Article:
We kicked off our book club in April. I picked The Bees by Laline Paull because I was deep in Baileys Prize reading, and I thought it might be the title from the longlist that Mr. Nomadreader most liked. I've already reviewed it, and he's still reading it (we're getting a slowish start to our book club!) We've been chatting about it periodically. I hope to bring you our shared thoughts soon. Mr. Nomadreader was granted an exception (aren't we generous?!) and picked one of his all-time favorite books, Invisible Cities by Italo Calvino. I've been meaning to read it for years, and I'll be reviewing it for you this week.

May picks
I picked The Ghost Network, the debut novel by Catie Disabato. I knew in the first few pages that Mr. Nomadreader would love it. I devoured it while traveling for work last week, and I'll be reviewing it Wednesday. Mr. Nomadreader debated for weeks, but he finally decided on The Lost Boys Symphony by Mark Andrew Ferguson. I'm debating if I want to read it or listen to it, but I'll be starting it soon.

June picks
I've already picked my June book, but I'll keep you guessing for now because it hasn't been released yet. I will say only this: I rated it six stars out of five, and it's my favorite read of 2015 so far. I'm planning to re-read it this month, and y'all know I hardly ever re-read books. It's that good.

First thoughts
One obvious benefit of The "Darling, but..." Book Club is that it has Mr. Nomadreader reading more again. He loves to read (and majored in Literature), but doesn't make as much time for it as he wants to. It also pushes me outside of my comfort zone. I don't think it's a coincidence that all of our picks so far have some level of science fiction present. We don't just want to talk about great books. In fact, I'll settle for not great books that have lots of interesting ideas to discuss present. I hope to pick some nonfiction titles too. There's something particularly magical about two people who know each other so very well picking out one book a month for each other to read and discuss. It's the highest level of book concierge you can get. Mr. Nomadreader and I may not always agree on books (or other things), but we always love to talk about things. Being forced to read one book a month not of my own choosing, but picked by someone who knows me better than anyone else in the world, is pretty fun so far.

Now tell me: if you have a significant other (or best friend), do you pick books out for each other?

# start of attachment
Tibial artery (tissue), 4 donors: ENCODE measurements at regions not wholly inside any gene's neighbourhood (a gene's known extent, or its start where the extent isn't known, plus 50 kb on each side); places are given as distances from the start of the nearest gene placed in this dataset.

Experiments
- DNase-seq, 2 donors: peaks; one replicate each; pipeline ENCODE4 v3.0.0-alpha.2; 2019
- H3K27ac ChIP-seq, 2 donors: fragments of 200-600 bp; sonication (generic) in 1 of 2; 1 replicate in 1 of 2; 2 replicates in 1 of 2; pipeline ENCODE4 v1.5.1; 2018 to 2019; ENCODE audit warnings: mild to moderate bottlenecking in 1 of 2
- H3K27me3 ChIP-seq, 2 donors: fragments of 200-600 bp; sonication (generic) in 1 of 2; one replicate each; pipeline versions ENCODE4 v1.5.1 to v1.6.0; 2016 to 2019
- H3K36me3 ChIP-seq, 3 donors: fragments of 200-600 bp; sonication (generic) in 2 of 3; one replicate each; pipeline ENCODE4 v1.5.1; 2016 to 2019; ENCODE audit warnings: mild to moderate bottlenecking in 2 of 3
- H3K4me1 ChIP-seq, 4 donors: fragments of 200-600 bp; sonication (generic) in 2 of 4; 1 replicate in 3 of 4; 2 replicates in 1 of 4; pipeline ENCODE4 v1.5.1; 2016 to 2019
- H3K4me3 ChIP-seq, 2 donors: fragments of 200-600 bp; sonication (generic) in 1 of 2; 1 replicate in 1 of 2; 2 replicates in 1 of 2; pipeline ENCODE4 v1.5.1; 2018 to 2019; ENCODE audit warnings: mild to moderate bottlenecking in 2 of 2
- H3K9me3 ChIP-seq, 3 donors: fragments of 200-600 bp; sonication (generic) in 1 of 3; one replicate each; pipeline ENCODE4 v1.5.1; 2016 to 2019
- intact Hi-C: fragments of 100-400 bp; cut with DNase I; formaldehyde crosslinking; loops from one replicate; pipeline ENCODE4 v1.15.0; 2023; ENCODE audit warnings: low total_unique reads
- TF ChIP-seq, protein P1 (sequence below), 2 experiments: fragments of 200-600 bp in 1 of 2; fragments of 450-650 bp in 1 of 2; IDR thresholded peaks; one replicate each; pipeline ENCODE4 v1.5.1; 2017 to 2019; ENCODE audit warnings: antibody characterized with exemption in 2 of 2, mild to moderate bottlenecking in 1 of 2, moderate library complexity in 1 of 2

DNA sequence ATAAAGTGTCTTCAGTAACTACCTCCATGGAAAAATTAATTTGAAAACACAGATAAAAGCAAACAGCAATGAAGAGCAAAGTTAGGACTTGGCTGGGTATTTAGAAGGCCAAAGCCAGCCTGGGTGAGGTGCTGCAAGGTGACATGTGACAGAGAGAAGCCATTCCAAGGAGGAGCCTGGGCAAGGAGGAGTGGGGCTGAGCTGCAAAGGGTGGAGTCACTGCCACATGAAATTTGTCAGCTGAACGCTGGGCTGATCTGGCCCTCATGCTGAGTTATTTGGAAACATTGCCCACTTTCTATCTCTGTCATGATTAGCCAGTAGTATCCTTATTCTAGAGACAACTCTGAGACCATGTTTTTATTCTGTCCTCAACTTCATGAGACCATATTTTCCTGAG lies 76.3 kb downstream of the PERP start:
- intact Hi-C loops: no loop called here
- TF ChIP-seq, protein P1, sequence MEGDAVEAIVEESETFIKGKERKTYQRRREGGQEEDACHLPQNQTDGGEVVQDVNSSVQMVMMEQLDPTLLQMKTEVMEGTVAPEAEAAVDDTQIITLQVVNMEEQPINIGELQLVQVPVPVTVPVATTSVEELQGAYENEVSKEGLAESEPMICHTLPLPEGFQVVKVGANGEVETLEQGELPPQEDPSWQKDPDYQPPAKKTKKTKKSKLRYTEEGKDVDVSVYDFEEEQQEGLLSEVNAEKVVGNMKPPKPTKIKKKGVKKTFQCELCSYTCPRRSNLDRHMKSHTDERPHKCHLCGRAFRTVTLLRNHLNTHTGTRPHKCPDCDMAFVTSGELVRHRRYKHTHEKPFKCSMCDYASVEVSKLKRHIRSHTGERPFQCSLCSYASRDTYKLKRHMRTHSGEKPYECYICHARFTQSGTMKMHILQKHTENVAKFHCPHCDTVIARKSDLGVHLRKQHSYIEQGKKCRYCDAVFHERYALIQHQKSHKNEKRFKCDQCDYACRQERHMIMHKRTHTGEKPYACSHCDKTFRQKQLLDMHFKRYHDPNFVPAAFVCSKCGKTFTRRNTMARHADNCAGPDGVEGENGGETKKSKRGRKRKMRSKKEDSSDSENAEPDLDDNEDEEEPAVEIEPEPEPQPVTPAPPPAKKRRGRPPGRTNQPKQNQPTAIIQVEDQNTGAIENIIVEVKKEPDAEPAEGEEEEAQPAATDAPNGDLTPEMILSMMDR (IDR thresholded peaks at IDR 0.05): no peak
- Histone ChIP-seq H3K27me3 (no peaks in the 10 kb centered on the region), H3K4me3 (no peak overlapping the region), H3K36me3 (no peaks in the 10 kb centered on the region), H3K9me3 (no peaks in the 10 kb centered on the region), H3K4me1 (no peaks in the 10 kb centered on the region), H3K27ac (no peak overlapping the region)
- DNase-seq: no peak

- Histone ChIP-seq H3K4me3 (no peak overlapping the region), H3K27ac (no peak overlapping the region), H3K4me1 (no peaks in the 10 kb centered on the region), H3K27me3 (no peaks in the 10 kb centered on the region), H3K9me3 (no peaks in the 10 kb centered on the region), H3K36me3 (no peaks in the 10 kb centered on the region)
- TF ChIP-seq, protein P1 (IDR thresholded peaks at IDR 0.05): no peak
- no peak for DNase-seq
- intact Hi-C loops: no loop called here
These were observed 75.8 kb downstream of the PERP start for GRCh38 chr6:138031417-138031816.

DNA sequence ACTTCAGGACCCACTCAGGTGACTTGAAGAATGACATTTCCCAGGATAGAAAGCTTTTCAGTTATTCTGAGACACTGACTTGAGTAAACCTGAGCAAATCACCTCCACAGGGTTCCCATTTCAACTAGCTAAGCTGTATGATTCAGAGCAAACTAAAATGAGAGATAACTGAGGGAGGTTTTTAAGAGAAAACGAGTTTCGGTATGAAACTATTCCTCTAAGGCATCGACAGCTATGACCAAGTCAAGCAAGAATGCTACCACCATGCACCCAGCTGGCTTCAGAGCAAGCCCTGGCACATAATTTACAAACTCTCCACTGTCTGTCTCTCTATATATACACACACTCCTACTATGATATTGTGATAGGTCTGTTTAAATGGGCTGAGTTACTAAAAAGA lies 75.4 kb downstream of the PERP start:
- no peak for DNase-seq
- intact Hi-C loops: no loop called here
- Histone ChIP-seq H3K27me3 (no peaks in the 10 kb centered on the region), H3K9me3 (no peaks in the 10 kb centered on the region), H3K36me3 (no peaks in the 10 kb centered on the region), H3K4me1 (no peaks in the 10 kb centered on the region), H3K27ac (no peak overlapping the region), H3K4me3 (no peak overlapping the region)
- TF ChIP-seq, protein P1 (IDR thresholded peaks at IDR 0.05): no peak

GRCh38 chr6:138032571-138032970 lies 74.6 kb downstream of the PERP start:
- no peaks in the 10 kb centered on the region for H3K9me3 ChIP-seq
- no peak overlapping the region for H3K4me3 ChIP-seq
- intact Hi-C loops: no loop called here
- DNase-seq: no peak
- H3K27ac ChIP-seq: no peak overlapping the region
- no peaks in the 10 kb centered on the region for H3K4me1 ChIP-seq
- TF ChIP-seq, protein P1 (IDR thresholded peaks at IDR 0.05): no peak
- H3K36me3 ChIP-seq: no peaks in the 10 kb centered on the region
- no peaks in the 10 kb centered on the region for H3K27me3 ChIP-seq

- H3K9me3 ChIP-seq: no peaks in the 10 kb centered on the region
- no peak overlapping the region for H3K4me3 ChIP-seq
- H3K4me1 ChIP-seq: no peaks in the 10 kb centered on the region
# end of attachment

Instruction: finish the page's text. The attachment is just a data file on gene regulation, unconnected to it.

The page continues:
As an affiliate, I receive a small commission when you make a purchase through any of the above links. Thank you for helping to support my book habits that bring more content to this blog!

Monday, May 4, 2015

book review: The Green Road by Anne Enright

The backstory: I've previously read and enjoyed Anne Enright's fiction (my review of The Forgotten Waltz) and nonfiction (my review of Making Babies.)

The basics: The Green Road is the story of Rosaleen Madigan and her children. It begins in 1980 with the shock of Dan declaring he's becoming a priest. We spend time with each of the four Madigan children (plus Rosaleen) in different cities (and countries) in a different year before they each come home for a holiday.

My thoughts: In some ways, the first five parts of The Green Road would work as stand-alone short stories. There are some references to the family, but Enright lets us get to know each character individually. Oddly, my least favorite section was Hanna's, which comes first, and Hanna is the character I felt like I knew the least about in the first half of the book. Still, Enright's writing shines:
"The darkness of the theatre was a new kind of darkness for Hanna. It was not the kind of darkness of the city outside, or of the bedroom she shared with Constance at home in Ardeevin. It was not the black country darkness of Boolavaun. It was the darkness between people: between Isabelle and Dan, between Dan and the priests. It was the darkness of sleep, just before the dream."
I won't tell you where each of the Madigan children spend their stand-alone chapters, as seeing where and when they are, as well as what they're doing, is part of the fun. When the novel brings the family back together again, it felt like I was part of the family reuniting. Seeing these characters, all of whom I knew so well, interact together added depth to their individual stories while also advancing the larger story.

As an American reader, I was also struck that Irish readers may interpret this novel differently than I did. It's certainly a global story, but for me, it is the story of one fascinating family. I suspect it might also be powerful cultural commentary on Ireland. I'll be seeking out Irish reviews of this novel to test my theory.